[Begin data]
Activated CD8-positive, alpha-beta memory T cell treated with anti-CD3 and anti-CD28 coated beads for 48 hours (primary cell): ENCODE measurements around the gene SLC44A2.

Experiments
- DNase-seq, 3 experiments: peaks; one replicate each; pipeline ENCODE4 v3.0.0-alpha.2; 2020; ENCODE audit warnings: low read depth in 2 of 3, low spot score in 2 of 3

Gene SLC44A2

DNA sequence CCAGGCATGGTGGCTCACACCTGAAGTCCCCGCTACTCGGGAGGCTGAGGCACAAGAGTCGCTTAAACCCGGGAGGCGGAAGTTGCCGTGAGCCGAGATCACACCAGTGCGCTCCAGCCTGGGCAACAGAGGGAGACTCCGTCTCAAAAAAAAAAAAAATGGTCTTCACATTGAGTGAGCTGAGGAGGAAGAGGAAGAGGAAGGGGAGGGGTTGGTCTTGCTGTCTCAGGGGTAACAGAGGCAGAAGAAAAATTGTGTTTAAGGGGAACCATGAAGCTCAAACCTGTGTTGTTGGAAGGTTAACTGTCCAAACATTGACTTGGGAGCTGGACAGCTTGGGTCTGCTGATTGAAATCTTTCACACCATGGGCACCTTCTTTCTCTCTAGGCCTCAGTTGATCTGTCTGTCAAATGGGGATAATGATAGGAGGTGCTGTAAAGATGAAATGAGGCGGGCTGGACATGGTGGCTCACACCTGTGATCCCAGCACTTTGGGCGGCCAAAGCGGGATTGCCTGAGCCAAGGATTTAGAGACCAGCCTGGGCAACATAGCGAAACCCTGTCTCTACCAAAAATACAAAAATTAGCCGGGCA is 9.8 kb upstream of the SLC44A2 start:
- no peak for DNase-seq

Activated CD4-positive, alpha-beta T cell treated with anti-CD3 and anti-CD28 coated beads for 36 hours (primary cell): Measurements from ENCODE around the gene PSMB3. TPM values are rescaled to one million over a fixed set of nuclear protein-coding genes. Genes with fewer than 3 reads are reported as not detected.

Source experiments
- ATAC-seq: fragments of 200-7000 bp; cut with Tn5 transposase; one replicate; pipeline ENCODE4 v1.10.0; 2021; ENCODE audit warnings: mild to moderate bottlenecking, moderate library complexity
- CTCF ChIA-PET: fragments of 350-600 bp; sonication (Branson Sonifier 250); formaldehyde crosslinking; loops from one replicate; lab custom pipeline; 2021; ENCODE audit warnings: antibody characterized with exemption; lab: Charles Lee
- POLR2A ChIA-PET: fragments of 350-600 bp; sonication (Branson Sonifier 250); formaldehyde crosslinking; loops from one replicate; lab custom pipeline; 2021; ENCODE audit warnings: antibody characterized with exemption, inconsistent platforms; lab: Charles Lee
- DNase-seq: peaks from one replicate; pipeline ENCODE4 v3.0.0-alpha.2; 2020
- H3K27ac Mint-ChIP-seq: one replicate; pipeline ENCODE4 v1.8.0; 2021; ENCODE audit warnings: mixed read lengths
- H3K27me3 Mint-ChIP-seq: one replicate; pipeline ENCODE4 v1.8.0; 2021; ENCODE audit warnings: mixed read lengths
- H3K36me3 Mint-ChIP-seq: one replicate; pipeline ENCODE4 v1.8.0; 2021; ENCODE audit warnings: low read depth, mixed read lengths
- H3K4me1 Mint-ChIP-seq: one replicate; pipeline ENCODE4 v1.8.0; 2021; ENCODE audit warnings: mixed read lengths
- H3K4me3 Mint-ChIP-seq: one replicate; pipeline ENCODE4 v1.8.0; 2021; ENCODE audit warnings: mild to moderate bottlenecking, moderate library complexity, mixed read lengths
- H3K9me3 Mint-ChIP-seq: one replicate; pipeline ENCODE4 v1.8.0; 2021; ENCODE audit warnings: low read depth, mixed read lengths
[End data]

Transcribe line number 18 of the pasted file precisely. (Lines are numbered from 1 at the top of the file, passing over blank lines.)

- H3K9me3 Mint-ChIP-seq: one replicate; pipeline ENCODE4 v1.8.0; 2021; ENCODE audit warnings: low read depth, mixed read lengths